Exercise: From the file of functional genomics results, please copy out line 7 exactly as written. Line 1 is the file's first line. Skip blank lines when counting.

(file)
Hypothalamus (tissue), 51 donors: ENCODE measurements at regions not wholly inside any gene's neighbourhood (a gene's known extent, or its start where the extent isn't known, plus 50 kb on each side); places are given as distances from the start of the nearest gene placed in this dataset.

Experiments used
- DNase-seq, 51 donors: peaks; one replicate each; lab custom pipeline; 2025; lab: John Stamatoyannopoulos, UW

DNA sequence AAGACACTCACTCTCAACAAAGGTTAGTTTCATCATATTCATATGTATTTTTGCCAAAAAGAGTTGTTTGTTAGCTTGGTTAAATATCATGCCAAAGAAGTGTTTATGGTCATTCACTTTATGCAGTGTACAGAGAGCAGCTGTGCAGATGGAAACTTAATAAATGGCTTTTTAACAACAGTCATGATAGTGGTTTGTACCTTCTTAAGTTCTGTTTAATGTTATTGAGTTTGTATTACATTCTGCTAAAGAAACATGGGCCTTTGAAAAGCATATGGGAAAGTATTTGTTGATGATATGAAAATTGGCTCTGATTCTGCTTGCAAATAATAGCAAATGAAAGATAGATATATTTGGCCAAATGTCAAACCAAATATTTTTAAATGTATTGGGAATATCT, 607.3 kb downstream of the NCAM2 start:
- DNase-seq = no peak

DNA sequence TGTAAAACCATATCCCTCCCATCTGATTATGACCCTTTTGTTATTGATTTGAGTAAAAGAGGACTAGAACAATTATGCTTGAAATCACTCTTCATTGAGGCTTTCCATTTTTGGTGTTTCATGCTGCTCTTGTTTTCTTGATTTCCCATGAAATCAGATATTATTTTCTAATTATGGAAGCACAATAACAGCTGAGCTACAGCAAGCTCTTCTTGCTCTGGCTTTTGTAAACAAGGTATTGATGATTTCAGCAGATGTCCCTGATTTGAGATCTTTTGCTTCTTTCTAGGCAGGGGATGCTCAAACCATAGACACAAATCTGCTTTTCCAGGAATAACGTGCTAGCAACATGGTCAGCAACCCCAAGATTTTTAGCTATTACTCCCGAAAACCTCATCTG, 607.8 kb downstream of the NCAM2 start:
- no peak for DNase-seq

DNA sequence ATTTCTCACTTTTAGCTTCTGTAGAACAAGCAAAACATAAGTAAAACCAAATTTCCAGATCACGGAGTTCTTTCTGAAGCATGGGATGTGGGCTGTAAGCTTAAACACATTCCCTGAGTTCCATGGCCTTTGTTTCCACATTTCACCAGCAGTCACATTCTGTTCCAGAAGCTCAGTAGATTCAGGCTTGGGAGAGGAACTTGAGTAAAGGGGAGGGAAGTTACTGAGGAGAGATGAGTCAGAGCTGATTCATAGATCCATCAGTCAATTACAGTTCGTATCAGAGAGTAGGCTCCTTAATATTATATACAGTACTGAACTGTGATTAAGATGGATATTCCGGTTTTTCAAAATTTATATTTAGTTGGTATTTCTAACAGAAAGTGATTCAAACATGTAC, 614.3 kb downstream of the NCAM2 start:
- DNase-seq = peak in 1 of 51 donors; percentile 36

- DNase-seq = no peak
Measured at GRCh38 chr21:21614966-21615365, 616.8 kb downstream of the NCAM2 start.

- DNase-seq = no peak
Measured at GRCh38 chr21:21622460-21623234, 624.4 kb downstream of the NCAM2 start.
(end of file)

- no peak for DNase-seq